Bone health


We have all heard that women over a certain age are at an increased risk of Osteoporosis, but that is where our knowledge often ends.  Did you know that both men and women typically reach their peak bone mass in their early twenties?  How about the fact that while one in four women in Canada over age 50 has Osteoporosis, according to McLeod Medical, one in eight men do as well.

So what can you do to halt the development of osteoporosis and improve your overall bone health?  First and foremost of course is nutrition.   Bone is a living tissue which constantly renews itself and therefore we need to provide the basic building blocks.  For persons over 50, Canada’s Food Guide recommends three servings of milk and alternatives (including yogurt and cheese) per day.  If you are lactose intolerant, remember that goats’ milk is lactose free, many of the soy and almond beverages are calcium fortified and canned salmon with bones is not only high in calcium but also Omega fatty acids.

In addition to calcium, bones are also made up of protein which gives bones their strength and flexibility.  Again, Canada’s Food Guide recommends 2-3 servings of meat or alternatives per day for adults over 50.  These include the obvious (beef, pork and chicken), but also beans, lentils, kale, nuts, tofu and egg whites.  Not only does lack of protein lead to weakened bones, but also to weaker muscles and increased falls.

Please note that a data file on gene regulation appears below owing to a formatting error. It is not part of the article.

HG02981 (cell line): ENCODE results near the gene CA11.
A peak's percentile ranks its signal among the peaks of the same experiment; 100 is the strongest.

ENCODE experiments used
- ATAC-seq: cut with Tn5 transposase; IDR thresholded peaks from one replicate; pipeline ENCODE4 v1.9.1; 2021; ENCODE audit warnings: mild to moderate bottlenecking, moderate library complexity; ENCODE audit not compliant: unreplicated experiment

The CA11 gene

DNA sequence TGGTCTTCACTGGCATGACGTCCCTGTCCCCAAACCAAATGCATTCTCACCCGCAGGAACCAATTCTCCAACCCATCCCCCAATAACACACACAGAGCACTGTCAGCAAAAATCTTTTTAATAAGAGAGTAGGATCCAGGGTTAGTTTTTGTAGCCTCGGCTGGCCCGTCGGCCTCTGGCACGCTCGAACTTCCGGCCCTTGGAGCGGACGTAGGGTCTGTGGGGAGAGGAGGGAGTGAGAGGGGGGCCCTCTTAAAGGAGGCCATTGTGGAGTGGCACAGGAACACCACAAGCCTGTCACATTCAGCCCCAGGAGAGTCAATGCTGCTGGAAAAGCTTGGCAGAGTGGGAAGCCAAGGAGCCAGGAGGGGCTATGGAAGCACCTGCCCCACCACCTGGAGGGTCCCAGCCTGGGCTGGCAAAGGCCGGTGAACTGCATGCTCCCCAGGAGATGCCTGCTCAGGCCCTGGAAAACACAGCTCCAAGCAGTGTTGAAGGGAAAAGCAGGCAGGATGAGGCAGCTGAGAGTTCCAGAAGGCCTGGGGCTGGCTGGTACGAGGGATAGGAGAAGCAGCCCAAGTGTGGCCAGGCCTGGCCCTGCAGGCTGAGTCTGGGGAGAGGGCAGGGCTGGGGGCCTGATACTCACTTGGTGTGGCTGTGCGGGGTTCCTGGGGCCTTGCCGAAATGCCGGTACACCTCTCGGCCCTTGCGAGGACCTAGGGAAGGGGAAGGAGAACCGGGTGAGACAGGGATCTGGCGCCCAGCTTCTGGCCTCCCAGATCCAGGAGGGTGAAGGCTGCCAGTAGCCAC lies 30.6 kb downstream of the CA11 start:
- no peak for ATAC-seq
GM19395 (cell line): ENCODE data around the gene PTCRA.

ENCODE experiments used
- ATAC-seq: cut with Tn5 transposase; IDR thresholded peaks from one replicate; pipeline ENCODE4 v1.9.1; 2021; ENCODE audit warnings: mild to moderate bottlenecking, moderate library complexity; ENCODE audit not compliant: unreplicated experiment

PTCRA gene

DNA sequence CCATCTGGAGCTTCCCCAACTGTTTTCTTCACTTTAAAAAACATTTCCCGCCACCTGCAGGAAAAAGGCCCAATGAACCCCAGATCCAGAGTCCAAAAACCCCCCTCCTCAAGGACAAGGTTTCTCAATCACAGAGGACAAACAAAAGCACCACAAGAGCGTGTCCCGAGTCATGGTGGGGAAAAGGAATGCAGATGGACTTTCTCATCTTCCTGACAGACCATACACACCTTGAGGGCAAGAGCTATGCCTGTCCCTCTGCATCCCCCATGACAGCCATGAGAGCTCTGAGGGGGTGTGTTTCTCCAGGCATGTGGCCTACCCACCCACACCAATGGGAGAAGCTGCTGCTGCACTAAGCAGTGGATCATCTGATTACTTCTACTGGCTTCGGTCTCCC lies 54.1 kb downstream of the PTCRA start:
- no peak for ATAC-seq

Of course simply feeding your muscles and bones won’t do it, we also have to exercise to keep them strong, prevent falls and slow bone loss.  Combining strength training, and no you don’t have to lift your own body weight at the gym – the weight of a soup can will do it, with weight bearing aerobic exercise such as walking or Tai Chi is the perfect bone building combination.

So stay healthy and don’t forget about your bones when considering your healthy body.

Your friends at the Kawartha North FHT

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